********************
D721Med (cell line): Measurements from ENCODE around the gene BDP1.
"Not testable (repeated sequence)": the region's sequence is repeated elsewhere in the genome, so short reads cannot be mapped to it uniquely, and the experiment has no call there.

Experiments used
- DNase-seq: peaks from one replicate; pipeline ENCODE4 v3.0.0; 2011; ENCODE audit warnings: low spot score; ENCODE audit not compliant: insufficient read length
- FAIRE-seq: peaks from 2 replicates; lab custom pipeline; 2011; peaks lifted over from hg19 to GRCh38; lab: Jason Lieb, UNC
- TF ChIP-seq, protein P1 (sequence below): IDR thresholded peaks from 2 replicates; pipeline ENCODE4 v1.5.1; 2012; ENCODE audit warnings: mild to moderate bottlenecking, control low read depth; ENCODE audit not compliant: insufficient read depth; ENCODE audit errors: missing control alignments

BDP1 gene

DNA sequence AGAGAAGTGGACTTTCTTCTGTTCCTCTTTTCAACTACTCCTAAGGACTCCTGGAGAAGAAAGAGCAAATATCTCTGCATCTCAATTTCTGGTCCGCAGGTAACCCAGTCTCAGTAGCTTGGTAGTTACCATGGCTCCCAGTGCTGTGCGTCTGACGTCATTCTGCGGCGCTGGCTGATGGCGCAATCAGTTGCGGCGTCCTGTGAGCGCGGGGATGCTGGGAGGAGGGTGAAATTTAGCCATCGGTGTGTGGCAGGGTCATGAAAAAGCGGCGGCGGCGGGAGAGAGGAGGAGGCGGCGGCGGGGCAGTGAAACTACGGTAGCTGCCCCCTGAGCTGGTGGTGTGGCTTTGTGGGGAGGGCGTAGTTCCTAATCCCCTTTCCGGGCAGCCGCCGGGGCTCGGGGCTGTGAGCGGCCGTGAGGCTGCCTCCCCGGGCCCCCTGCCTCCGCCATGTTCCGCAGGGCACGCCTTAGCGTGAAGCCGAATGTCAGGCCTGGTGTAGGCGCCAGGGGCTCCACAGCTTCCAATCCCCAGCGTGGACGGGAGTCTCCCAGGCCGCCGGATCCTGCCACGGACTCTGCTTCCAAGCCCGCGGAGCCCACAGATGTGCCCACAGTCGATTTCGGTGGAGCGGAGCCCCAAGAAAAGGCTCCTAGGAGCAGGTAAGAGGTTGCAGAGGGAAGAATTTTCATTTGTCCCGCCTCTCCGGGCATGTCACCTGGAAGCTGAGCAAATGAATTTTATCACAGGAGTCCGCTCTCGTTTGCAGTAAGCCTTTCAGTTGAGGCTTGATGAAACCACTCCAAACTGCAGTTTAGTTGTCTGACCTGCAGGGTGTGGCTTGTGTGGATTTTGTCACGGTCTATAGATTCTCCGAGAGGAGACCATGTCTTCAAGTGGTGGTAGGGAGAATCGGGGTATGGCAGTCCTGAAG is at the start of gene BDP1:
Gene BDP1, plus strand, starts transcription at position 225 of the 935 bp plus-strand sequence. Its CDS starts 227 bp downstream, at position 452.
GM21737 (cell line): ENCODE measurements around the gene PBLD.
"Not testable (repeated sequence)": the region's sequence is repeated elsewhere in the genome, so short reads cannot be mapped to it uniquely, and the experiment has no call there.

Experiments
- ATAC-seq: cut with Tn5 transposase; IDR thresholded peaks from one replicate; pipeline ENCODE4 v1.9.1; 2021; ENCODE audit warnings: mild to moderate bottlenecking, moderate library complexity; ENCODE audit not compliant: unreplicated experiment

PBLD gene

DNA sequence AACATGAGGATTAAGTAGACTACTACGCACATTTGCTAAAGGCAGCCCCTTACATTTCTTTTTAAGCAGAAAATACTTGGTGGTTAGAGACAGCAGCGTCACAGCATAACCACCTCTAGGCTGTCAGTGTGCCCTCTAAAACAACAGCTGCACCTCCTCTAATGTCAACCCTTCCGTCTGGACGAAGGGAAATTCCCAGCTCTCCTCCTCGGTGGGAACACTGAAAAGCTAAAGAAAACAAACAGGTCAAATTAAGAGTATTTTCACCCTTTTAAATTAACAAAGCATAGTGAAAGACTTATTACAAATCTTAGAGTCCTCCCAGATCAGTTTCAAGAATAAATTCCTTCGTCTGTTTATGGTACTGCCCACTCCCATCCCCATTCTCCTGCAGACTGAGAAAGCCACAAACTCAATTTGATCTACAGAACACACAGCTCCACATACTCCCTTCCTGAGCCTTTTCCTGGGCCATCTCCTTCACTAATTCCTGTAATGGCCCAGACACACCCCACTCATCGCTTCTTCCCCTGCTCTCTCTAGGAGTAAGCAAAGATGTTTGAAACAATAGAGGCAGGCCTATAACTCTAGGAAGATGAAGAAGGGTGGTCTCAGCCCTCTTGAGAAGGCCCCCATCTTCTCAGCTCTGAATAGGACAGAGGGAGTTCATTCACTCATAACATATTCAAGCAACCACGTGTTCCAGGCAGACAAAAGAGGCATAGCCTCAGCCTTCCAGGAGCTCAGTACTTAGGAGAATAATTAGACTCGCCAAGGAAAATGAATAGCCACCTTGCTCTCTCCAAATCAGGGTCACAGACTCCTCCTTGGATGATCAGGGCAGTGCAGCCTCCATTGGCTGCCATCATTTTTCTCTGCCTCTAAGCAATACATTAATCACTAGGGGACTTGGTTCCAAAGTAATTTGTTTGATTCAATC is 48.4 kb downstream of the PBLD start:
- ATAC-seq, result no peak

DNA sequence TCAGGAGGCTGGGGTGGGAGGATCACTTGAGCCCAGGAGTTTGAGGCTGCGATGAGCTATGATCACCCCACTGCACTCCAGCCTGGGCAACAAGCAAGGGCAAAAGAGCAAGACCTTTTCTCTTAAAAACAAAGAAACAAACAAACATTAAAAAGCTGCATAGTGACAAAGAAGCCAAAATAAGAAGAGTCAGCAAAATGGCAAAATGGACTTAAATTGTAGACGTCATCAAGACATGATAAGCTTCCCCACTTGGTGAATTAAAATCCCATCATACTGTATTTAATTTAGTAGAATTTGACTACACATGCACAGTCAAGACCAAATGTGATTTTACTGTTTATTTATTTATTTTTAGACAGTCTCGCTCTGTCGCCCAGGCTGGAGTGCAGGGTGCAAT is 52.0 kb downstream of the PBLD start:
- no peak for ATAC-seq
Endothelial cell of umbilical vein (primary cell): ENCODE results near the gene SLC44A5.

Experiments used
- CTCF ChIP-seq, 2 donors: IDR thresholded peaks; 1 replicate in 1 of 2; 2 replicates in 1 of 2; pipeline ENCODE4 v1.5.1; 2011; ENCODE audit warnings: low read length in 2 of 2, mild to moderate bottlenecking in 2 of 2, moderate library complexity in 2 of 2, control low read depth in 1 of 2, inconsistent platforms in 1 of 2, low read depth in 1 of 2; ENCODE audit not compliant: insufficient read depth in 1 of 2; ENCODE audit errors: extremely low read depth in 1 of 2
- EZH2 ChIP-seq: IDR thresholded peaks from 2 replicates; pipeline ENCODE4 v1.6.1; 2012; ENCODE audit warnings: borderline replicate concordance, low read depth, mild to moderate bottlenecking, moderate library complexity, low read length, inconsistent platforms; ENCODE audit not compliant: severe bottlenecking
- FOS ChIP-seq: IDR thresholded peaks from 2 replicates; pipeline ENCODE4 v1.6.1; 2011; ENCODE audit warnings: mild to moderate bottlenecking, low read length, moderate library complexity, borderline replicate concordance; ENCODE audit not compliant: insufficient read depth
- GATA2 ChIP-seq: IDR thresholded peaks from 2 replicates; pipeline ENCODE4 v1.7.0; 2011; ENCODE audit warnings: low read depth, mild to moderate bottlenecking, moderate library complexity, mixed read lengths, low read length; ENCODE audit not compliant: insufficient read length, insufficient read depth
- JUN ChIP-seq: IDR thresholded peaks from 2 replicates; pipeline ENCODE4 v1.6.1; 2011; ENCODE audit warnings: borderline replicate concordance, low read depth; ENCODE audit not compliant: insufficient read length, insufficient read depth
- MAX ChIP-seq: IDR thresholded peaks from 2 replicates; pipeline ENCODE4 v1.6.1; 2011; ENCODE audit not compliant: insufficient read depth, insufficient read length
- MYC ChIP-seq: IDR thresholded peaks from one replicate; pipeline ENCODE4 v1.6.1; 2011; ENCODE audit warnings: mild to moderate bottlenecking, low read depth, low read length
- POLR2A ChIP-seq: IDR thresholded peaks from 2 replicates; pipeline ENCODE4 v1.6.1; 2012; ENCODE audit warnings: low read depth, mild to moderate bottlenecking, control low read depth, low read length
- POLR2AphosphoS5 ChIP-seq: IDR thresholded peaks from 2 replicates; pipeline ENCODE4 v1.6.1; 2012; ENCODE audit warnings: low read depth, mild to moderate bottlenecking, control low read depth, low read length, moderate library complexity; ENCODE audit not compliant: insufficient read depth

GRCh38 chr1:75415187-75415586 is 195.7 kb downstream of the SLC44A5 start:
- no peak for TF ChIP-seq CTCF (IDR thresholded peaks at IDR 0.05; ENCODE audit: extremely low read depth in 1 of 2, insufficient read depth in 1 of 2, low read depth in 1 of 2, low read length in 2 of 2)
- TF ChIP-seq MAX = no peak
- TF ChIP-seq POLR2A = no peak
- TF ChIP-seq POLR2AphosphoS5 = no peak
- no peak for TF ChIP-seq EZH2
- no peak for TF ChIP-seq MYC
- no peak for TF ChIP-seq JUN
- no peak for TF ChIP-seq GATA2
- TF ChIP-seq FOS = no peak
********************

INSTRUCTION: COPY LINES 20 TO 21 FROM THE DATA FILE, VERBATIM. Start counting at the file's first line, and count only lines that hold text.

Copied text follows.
Experiments used
- CTCF ChIP-seq, 2 donors: IDR thresholded peaks; 1 replicate in 1 of 2; 2 replicates in 1 of 2; pipeline ENCODE4 v1.5.1; 2011; ENCODE audit warnings: low read length in 2 of 2, mild to moderate bottlenecking in 2 of 2, moderate library complexity in 2 of 2, control low read depth in 1 of 2, inconsistent platforms in 1 of 2, low read depth in 1 of 2; ENCODE audit not compliant: insufficient read depth in 1 of 2; ENCODE audit errors: extremely low read depth in 1 of 2